How many of you have worked with a senior who clearly needs to make a move into a senior living community? Maybe she is lonely, not eating nutritiously, no longer driving or desires the social connectivity of liked-minded seniors. The senior is one visit away from selecting an apartment and putting down a deposit. A daughter has already consented that her mom needs the support of your community and is emotional exhausted from helping her mom. The son/brother is coming to town and they want him to put his stamp of approval on this move.
Suddenly, the senior and the daughter become uncommunicative with you. The family is a no-show for the scheduled tour at your retirement community. Your phone calls to reach out to them are unanswered. What happened? Are they okay? Did something happen and maybe the senior is in the hospital?
Most likely the son came into town and sabotaged the deal. “Mom is fine. She does not need to move into an old folks home. It is too expensive. Just keep helping her sis.” Maybe this son is in denial or maybe he is worried that mom might drain his inheritance. Either way, it is a sad circumstance for the mom who will lose out on a better quality of life and the sister who is tired of taking care of mom while raising her own children.
What can you do? How can you handle this situation in the best possible light?
Here is my suggestion: Next time, prepare the mom and sister for the brother’s visit. I would say, “I would love for your son/brother to come see this community and the apartment that you are considering. Just remember, when you tell him that you are thinking of moving here, he might believe you are moving to an old folks home filled with hospital beds. He won’t be able to imagine the lifestyle you will have living here. I think he will be blown away when he sees the 5-star dining room, live entertainment schedule and all the classes that you want to partake in. Let him know that you understand it is hard to believe and ask him to come see it for himself. Let him know how excited you are and that you want him to support your decision.”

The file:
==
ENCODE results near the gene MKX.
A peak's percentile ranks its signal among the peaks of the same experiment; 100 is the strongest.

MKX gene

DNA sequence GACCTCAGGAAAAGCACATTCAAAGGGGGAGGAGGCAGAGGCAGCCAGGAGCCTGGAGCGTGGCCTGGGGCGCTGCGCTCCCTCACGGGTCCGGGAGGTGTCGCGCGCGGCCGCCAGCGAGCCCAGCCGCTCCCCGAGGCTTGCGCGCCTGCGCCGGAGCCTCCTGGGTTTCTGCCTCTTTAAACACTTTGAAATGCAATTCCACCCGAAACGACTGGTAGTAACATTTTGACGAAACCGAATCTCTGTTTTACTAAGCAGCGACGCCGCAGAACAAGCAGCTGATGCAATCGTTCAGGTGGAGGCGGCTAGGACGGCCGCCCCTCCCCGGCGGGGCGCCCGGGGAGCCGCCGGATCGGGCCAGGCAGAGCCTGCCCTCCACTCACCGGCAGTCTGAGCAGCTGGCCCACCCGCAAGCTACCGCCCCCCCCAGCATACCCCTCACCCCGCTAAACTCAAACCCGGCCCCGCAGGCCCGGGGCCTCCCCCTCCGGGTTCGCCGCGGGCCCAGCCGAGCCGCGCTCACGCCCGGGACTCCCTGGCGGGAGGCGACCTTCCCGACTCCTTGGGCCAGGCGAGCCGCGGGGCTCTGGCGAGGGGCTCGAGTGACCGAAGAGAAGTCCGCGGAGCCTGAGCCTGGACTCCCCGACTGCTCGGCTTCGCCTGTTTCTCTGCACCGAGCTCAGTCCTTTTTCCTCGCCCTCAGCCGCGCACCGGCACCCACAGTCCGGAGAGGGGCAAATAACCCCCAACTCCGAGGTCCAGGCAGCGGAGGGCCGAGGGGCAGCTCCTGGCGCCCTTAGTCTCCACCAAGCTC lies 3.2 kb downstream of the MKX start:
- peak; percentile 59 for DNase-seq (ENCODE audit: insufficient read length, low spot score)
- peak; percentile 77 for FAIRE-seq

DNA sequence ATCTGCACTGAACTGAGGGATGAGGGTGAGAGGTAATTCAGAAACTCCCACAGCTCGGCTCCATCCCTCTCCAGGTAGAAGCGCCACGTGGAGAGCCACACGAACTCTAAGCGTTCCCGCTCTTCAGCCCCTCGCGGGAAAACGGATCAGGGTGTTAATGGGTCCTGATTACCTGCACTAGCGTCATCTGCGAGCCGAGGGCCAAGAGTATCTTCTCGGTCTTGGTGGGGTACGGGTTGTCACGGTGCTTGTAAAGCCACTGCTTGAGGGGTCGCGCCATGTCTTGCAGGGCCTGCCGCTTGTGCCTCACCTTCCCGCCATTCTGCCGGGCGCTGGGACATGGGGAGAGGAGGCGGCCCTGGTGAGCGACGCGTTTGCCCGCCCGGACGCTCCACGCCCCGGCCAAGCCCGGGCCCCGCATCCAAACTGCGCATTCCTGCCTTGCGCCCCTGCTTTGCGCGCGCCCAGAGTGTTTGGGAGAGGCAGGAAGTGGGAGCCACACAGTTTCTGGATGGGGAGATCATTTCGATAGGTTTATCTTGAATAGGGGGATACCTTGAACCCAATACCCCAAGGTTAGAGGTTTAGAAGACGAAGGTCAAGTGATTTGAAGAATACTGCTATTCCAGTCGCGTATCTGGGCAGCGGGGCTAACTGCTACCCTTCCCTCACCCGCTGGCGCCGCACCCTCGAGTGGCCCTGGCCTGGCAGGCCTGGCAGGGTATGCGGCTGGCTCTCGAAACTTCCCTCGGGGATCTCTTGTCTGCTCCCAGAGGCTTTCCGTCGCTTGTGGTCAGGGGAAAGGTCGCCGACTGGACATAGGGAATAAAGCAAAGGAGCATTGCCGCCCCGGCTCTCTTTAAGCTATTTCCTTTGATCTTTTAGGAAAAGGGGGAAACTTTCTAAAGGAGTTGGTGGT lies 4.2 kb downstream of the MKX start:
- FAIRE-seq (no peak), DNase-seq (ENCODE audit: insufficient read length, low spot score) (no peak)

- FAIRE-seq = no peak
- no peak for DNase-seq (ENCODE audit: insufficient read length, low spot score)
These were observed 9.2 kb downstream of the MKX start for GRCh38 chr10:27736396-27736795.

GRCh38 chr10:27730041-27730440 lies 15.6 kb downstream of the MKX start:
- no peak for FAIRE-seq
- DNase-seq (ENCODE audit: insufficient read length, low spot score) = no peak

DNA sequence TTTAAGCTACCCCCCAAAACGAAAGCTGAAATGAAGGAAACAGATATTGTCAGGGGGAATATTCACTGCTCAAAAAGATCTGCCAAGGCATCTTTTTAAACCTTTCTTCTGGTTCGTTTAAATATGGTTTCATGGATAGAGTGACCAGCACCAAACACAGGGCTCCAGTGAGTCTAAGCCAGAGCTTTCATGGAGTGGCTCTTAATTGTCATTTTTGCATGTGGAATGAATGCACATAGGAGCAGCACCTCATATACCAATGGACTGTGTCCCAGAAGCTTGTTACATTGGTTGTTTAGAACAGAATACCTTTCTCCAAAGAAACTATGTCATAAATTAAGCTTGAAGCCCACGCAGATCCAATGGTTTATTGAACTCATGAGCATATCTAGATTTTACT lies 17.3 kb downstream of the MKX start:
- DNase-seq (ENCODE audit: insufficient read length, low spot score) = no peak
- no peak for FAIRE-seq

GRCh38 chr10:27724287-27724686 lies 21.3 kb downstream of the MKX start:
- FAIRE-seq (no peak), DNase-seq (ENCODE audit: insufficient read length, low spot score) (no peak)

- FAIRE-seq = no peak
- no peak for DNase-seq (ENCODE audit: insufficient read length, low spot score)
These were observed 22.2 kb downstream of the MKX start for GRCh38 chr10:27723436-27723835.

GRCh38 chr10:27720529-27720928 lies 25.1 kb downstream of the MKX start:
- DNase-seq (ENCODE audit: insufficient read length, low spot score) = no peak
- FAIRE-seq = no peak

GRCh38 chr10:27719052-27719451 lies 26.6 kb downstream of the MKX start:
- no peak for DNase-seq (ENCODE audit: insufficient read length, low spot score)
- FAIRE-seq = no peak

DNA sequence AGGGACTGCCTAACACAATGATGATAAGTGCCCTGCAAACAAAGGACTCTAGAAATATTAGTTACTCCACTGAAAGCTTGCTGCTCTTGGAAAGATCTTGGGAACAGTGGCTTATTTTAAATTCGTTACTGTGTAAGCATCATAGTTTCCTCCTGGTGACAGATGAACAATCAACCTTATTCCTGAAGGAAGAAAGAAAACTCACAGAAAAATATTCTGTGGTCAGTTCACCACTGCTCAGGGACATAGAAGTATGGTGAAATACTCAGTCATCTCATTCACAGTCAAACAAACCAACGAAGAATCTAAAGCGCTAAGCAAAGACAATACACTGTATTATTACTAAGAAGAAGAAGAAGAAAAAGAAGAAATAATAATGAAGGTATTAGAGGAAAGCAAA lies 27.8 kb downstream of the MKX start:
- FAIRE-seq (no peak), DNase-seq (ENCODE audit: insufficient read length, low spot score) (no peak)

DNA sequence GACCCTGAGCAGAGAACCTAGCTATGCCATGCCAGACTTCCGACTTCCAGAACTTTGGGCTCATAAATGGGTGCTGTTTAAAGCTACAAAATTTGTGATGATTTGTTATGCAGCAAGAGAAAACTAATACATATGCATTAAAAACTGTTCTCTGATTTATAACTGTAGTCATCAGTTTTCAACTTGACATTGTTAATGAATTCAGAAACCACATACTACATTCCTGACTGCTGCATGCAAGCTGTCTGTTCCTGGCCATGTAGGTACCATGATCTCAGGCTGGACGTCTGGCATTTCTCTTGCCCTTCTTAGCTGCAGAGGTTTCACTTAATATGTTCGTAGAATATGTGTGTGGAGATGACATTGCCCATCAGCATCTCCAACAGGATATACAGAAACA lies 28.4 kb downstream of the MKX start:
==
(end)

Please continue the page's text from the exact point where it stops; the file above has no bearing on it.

Please share in the comment section below how have you handled this situation in the past.
Diane Twohy Masson is the author of “Senior Housing Marketing – How to Increase Your Occupancy and Stay Full.” It is rated by Amazon Editors as one of the best books of 2014 and readers have given it a 5-star rating on Amazon.com. This award winning book is required reading at George Mason University as a part of its marketing curriculum. Within this book, the author developed a sales & marketing method with 12 keys to help senior living providers increase their occupancy. Masson developed this expertise as a marketing consultant, sought-after blogger for senior housing and a regional marketing director of continuing care retirement communities in several markets. She has also been a corporate director of sales and a mystery shopper for independent living, assisted living, memory care and skilled care nursing communities in multiple states. Currently, Masson is setting move-in records as the regional marketing director of two debt-free Continuing Care Retirement Communities in Southern California – Freedom Village in Lake Forest and The Village in Hemet, California. Interestingly, this career started when she was looking for a place for her own mom and helped her loved one transition through three levels of care.